table of content

When it comes to digital and online content, topical content has power to engage the audience in the moment, but evergreen content keeps them coming back long after the content was initially created.

While it’s important for any business to remain relevant and invest in creating advertising content that’s topical, it’s equally important to invest in evergreen content. In most cases, it’s easy to make some simple adjustments to the content you’ve already created to give it lasting, long-term value.

In this post, we’ll explore how to create content for your business’s website, social media, or other digital advertising platforms that will remain evergreen.

Topical vs. Evergreen Content

When you create content for digital advertising, it’s important to consider how long you’ll be able to use that piece of content. When we discuss the relevance of a piece of content, it can be sorted into one of two different classes: topical or evergreen. These descriptors can be applied to many different types of content: videos, blog articles, images, or social media posts, to name a few.

Just like the trees that give it it’s name, evergreen content is content that stays fresh and relevant for a long period of time. Topical content is centered on a specific (and often, timely or trendy) topic.

Topical content is relevant for a short period of time. It’s highly relevant, tends to be attention-grabbing, and is often tied to the news. This kind of content can be very popular and shareable, but tends to quickly expire and get stale. You wouldn’t revisit last month’s news, and topical content has a similarly short lifespan for the same reasons.

Examples of Topical Content:

The Best Halloween Costumes of 2014, According to Us
Starbucks Just Put the Secret “Pink Drink” on Its Official Menu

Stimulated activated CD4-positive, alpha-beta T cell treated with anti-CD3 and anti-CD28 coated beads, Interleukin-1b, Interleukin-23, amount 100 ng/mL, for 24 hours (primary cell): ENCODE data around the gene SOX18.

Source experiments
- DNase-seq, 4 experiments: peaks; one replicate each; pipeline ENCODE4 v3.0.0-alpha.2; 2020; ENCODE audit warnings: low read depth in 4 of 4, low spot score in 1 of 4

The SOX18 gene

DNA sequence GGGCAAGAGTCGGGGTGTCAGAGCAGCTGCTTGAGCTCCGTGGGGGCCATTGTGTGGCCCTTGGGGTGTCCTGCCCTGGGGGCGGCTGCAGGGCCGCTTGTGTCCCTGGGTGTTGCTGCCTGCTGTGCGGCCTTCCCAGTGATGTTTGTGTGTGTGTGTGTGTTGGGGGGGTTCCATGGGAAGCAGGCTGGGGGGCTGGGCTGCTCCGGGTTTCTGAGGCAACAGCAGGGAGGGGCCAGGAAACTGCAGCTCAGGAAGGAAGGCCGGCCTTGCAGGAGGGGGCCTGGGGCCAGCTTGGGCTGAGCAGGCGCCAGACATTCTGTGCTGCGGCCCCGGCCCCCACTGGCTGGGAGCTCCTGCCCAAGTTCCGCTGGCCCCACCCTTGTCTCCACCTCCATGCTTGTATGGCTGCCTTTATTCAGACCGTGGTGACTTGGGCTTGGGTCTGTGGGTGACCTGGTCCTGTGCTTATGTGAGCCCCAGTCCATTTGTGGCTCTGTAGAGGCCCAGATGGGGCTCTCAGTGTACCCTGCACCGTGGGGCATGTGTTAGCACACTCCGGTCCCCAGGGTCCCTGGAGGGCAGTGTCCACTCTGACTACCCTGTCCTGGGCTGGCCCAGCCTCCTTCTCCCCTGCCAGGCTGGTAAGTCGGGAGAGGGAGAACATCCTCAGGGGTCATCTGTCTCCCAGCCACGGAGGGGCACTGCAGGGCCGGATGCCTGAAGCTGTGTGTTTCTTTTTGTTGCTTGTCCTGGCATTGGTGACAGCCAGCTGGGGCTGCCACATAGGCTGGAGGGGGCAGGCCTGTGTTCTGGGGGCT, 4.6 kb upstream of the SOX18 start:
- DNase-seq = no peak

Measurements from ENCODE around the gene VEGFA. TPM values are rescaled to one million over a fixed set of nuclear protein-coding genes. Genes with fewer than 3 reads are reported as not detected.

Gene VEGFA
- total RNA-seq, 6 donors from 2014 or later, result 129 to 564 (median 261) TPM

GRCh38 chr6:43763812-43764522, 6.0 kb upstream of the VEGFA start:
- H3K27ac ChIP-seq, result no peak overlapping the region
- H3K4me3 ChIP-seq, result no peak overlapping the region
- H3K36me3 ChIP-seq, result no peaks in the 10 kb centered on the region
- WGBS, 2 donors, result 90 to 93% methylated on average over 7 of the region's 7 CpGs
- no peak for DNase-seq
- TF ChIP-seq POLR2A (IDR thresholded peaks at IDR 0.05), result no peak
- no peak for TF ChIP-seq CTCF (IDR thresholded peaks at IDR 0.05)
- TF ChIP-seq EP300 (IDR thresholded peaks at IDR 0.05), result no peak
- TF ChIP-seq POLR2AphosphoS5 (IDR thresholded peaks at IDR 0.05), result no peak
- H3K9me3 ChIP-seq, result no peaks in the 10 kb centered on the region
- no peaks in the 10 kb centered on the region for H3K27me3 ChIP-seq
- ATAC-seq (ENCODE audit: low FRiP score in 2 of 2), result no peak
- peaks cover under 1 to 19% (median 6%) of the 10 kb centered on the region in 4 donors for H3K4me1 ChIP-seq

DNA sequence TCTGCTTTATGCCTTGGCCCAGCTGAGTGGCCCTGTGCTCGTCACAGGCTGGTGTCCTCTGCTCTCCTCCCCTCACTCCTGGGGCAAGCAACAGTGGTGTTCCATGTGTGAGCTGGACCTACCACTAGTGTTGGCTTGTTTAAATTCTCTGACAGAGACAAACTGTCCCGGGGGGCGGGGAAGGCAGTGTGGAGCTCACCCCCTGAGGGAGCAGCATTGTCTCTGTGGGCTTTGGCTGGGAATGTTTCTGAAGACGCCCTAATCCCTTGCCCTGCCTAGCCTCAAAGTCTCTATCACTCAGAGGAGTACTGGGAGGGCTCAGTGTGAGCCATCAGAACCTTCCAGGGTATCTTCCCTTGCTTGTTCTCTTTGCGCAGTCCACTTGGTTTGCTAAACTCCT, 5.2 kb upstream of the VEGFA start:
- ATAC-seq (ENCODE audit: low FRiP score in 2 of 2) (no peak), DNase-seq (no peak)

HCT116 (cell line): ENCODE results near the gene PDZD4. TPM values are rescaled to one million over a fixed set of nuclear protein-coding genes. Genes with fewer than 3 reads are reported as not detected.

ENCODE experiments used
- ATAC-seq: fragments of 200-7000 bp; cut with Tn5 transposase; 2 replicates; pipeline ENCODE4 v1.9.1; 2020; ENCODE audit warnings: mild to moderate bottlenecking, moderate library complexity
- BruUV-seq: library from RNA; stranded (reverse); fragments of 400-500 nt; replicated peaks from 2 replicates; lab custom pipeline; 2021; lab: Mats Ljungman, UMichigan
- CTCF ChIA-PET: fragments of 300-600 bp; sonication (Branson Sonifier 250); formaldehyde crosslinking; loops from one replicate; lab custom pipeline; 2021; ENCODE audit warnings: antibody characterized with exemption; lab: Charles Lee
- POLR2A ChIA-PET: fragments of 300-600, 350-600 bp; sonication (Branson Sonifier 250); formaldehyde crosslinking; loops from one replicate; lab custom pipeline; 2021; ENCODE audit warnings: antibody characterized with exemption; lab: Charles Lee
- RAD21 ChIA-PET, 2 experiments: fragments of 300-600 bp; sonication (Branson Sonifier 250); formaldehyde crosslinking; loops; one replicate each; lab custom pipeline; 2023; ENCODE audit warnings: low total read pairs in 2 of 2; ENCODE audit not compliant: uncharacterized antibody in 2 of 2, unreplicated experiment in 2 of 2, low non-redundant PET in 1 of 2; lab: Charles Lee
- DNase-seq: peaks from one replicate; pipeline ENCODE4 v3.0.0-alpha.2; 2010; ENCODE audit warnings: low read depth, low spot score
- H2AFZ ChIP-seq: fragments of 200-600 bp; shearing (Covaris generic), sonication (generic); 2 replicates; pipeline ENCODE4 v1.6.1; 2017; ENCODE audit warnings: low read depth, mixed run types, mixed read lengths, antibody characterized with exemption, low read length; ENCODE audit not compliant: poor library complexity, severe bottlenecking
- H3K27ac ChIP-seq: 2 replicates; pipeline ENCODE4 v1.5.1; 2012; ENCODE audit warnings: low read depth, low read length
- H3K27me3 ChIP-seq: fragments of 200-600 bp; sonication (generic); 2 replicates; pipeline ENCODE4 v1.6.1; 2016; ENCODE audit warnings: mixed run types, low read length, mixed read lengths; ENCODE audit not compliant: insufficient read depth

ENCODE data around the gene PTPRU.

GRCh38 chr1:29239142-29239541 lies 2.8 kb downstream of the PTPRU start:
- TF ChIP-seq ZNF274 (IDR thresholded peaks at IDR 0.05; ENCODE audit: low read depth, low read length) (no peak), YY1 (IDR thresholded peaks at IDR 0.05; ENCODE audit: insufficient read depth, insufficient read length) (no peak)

Evergreen content, on the other hand, remains engaging and appealing long after it’s been created. It’s content that someone would be happy to encounter several years after it’s been created because it remains useful, entertaining, or relevant

Examples of Evergreen Content:

Healthy Vegetarian Recipes on a Budget
How Can Parents Avoid the Dinnertime Battle With Their Children?

It’s important to create both kinds of content for your business’s website, social media, or other online marketing channels, but unless you have a lot of time and money to invest in creating content frequently, it can be useful to focus most of your effort on creating evergreen content. This is because evergreen content tends to generate a higher ROI than topical content, making it a better investment of your marketing budget.

Why Evergreen Content is Valuable

Investing in evergreen content has a number of benefits, the first and most obvious being that this type of content stays relevant for a longer period of time than topical content. This means you can reshare and promote evergreen content long after it’s been published on the web, sometimes years after it’s been created. Creating a piece of high-quality content that has this kind of lasting value might take more effort initially, but it can help you save time spent on creating new content in the future.